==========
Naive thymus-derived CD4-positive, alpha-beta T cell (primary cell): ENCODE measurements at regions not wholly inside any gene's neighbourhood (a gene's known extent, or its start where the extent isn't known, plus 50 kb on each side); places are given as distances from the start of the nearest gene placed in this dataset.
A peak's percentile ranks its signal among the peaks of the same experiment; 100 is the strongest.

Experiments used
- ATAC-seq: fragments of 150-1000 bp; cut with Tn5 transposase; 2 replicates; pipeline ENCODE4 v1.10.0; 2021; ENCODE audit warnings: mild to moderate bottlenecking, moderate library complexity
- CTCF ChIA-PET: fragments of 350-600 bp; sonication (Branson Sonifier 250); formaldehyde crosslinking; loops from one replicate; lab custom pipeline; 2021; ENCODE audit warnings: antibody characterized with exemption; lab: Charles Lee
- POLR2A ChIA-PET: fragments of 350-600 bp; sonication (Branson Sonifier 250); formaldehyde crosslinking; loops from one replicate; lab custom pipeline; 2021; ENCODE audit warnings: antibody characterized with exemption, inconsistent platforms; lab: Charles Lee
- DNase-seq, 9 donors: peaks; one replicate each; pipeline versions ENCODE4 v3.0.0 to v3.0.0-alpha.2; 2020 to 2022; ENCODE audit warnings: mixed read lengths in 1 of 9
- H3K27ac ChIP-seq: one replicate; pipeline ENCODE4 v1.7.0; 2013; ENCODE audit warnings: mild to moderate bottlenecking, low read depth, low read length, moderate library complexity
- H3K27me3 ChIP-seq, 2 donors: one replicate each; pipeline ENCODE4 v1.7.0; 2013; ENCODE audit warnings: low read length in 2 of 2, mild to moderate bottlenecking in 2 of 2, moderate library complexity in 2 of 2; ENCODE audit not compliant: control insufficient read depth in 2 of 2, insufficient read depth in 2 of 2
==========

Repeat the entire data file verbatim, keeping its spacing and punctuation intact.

Naive thymus-derived CD4-positive, alpha-beta T cell (primary cell): ENCODE measurements at regions not wholly inside any gene's neighbourhood (a gene's known extent, or its start where the extent isn't known, plus 50 kb on each side); places are given as distances from the start of the nearest gene placed in this dataset.
A peak's percentile ranks its signal among the peaks of the same experiment; 100 is the strongest.

Experiments used
- ATAC-seq: fragments of 150-1000 bp; cut with Tn5 transposase; 2 replicates; pipeline ENCODE4 v1.10.0; 2021; ENCODE audit warnings: mild to moderate bottlenecking, moderate library complexity
- CTCF ChIA-PET: fragments of 350-600 bp; sonication (Branson Sonifier 250); formaldehyde crosslinking; loops from one replicate; lab custom pipeline; 2021; ENCODE audit warnings: antibody characterized with exemption; lab: Charles Lee
- POLR2A ChIA-PET: fragments of 350-600 bp; sonication (Branson Sonifier 250); formaldehyde crosslinking; loops from one replicate; lab custom pipeline; 2021; ENCODE audit warnings: antibody characterized with exemption, inconsistent platforms; lab: Charles Lee
- DNase-seq, 9 donors: peaks; one replicate each; pipeline versions ENCODE4 v3.0.0 to v3.0.0-alpha.2; 2020 to 2022; ENCODE audit warnings: mixed read lengths in 1 of 9
- H3K27ac ChIP-seq: one replicate; pipeline ENCODE4 v1.7.0; 2013; ENCODE audit warnings: mild to moderate bottlenecking, low read depth, low read length, moderate library complexity
- H3K27me3 ChIP-seq, 2 donors: one replicate each; pipeline ENCODE4 v1.7.0; 2013; ENCODE audit warnings: low read length in 2 of 2, mild to moderate bottlenecking in 2 of 2, moderate library complexity in 2 of 2; ENCODE audit not compliant: control insufficient read depth in 2 of 2, insufficient read depth in 2 of 2